I recently completed work on a Master of Arts degree in Communications and Technology from the University of Alberta. My capping project examined the media habits of young people as it related to their voter participation.
More specifically, this study examines the media habits of 18-29 year olds as it relates to their propensity to be a voter. It examines the research question: How is communication technology used by young people (aged 18-29) to gather news and political information and how does that usage impact their participation in voting.
Using a sequential mixed methods approach it looks at data from the 2011 Canadian Election Survey to create an index to measure propensity to vote and then uses that index to measure for correlations from the responses of youth in that study to other survey items that relate to media usage and social capital. Additionally, it includes one focus group interview (n=5) and three individual interviews (n=3) of youth to get a better understanding of their media habits related to news and information gathering.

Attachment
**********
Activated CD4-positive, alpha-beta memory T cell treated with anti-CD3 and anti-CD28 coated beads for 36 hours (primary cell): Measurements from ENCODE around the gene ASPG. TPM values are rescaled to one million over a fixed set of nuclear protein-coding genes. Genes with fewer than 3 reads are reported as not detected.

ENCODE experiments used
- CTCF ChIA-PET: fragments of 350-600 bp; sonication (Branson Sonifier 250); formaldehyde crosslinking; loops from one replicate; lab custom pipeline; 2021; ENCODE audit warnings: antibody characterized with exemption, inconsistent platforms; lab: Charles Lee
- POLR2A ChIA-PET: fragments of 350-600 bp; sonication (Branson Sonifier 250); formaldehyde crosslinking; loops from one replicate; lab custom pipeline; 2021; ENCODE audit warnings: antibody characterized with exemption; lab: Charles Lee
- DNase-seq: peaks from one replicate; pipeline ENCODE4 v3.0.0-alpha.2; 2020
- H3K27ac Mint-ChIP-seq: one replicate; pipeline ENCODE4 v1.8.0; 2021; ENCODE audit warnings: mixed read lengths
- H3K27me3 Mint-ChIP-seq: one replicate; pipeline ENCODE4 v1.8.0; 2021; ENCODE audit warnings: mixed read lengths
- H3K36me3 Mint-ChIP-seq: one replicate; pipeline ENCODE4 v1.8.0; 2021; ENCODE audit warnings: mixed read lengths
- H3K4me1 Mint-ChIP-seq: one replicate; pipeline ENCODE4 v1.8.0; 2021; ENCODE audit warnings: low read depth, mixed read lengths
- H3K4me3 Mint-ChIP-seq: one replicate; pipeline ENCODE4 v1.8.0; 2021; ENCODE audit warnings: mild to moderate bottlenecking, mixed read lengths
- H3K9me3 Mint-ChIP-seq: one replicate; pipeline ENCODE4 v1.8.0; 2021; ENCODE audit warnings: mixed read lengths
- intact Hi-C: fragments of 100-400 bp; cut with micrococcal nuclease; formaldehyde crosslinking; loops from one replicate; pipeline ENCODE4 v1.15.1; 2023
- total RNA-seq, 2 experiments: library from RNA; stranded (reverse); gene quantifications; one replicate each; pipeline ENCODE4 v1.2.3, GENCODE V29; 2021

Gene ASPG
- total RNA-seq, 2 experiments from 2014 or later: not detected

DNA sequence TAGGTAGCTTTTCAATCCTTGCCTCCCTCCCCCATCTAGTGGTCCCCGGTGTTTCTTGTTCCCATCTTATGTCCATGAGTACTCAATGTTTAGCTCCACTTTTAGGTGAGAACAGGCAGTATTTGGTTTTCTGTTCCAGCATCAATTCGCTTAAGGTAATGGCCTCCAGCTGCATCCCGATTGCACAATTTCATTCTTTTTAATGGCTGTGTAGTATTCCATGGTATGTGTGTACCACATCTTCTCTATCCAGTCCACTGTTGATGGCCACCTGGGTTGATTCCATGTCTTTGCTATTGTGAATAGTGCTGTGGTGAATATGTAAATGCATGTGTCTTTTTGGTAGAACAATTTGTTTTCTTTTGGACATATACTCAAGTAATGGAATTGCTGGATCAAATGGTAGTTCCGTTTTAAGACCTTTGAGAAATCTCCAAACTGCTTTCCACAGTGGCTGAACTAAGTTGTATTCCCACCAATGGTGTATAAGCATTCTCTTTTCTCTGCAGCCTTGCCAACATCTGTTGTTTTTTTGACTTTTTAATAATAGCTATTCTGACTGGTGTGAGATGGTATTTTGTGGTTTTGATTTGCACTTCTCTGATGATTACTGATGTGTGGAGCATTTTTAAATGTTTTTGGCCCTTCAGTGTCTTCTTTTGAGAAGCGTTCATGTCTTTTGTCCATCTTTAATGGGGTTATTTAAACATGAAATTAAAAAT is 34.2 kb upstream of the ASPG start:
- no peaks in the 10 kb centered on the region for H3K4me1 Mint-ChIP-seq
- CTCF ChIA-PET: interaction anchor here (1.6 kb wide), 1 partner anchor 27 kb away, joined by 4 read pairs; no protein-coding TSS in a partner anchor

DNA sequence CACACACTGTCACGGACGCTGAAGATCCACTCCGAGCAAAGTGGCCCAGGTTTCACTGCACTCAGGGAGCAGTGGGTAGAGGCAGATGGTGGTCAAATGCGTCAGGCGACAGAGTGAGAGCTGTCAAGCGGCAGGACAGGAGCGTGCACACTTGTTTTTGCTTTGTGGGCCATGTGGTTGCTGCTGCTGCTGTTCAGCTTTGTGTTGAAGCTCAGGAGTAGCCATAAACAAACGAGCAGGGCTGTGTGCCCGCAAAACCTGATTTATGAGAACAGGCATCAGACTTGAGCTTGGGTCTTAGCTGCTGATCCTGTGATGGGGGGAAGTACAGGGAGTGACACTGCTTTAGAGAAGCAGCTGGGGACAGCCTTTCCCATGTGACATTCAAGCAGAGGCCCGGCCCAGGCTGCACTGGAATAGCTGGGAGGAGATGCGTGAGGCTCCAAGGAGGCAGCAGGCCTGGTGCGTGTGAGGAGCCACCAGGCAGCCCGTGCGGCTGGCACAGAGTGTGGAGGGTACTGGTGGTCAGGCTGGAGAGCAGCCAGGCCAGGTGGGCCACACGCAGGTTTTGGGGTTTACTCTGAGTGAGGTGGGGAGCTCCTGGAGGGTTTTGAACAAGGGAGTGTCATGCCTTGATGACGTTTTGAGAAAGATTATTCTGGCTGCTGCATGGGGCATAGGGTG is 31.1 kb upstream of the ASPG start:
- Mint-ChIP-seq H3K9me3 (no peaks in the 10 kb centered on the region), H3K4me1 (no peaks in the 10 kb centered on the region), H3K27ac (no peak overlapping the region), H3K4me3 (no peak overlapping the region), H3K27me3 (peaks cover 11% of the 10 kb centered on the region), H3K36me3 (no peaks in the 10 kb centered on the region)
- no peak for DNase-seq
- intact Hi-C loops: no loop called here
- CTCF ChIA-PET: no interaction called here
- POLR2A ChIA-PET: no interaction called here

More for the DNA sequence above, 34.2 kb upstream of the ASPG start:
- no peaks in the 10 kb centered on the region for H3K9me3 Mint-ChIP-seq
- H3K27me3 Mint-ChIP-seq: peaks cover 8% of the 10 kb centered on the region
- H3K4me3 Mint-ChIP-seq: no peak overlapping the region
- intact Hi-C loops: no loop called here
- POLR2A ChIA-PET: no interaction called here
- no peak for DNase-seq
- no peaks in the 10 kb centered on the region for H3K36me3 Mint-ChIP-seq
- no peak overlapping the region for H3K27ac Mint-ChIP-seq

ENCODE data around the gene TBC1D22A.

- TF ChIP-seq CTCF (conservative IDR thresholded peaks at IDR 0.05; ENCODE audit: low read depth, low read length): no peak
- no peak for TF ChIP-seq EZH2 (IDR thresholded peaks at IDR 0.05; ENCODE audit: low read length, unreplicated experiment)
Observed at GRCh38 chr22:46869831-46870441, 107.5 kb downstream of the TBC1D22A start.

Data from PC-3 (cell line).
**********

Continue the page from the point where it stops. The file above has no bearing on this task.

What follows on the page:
The study finds that voter participation is correlated to watching news on television, reading news in the newspaper and on the Internet, exchanging political news on the Internet and discussing news and politics with family. The qualitative interviews found that the 18-29 year old participants extensively use a wide variety of media; use mobile phones for quicker tasks often to kill time; consume various amounts of news media related to their propensity to be a voter; and that the more probable voters engaged in extensive news seeking, while the less probable voters focused media consumption around other areas of interest.
Read the full study: MEDIA CONSUMPTION OF ALBERTA YOUTH AND VOTING PARTICIPATION